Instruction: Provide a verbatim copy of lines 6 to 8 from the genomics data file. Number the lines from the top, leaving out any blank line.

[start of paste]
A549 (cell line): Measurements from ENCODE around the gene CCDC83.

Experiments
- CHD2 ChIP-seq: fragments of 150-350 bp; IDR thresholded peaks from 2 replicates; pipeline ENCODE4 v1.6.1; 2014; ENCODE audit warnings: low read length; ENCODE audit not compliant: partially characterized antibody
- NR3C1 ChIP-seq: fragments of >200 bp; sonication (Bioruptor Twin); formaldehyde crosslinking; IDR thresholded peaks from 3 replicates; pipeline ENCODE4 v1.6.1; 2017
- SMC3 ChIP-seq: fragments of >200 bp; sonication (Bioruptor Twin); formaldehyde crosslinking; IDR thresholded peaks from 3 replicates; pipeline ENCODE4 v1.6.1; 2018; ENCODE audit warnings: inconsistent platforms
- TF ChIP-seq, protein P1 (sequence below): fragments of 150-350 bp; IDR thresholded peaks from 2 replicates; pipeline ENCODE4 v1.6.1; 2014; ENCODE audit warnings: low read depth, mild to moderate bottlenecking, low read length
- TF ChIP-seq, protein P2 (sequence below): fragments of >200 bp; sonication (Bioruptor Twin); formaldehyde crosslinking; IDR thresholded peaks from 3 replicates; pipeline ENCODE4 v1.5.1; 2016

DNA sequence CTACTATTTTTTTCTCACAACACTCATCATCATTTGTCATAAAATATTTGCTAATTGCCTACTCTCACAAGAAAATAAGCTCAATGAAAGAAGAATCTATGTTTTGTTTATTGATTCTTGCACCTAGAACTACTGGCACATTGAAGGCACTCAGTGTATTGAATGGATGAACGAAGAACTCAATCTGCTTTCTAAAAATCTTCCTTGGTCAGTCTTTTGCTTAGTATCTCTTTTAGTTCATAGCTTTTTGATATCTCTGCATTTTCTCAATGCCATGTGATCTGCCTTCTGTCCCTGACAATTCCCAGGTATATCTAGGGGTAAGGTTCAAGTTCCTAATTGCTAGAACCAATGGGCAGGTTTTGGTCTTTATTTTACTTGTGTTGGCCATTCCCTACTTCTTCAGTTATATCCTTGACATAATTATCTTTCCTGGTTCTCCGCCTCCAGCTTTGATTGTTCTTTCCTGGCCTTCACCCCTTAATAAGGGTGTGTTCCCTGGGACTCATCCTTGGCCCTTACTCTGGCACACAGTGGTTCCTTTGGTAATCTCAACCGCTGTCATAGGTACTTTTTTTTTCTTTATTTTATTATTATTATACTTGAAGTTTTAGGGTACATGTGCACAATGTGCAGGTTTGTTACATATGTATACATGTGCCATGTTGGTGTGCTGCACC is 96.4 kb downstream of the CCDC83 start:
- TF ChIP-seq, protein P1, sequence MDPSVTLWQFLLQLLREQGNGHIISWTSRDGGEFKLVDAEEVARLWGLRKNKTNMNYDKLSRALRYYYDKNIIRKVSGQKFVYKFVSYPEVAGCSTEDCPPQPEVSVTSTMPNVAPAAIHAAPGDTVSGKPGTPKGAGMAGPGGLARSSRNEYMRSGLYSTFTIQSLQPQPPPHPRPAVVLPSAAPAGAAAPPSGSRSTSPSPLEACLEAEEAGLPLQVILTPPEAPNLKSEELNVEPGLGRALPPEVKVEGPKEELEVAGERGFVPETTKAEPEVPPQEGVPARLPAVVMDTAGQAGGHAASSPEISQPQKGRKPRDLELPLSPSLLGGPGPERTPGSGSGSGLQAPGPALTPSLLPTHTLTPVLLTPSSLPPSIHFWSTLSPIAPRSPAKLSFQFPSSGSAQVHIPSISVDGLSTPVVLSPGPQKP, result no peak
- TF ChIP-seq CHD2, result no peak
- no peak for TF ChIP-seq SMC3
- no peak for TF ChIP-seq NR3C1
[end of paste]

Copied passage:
- TF ChIP-seq, protein P1 (sequence below): fragments of 150-350 bp; IDR thresholded peaks from 2 replicates; pipeline ENCODE4 v1.6.1; 2014; ENCODE audit warnings: low read depth, mild to moderate bottlenecking, low read length
- TF ChIP-seq, protein P2 (sequence below): fragments of >200 bp; sonication (Bioruptor Twin); formaldehyde crosslinking; IDR thresholded peaks from 3 replicates; pipeline ENCODE4 v1.5.1; 2016

DNA sequence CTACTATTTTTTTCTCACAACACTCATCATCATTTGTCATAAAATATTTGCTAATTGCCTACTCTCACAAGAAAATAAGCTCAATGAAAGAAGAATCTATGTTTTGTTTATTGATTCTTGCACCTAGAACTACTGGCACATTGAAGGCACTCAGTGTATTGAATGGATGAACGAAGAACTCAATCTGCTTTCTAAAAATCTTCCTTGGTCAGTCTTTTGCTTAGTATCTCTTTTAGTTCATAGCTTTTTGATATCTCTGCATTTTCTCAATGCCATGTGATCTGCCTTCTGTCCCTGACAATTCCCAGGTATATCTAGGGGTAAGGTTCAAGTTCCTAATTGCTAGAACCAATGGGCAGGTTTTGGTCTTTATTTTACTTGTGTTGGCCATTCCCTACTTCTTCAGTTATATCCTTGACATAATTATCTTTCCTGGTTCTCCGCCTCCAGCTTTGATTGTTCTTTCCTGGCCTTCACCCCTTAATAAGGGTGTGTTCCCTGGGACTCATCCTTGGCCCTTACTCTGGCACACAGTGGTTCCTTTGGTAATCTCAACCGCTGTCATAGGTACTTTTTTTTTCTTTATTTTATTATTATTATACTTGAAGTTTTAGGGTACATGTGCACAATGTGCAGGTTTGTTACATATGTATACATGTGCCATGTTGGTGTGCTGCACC is 96.4 kb downstream of the CCDC83 start: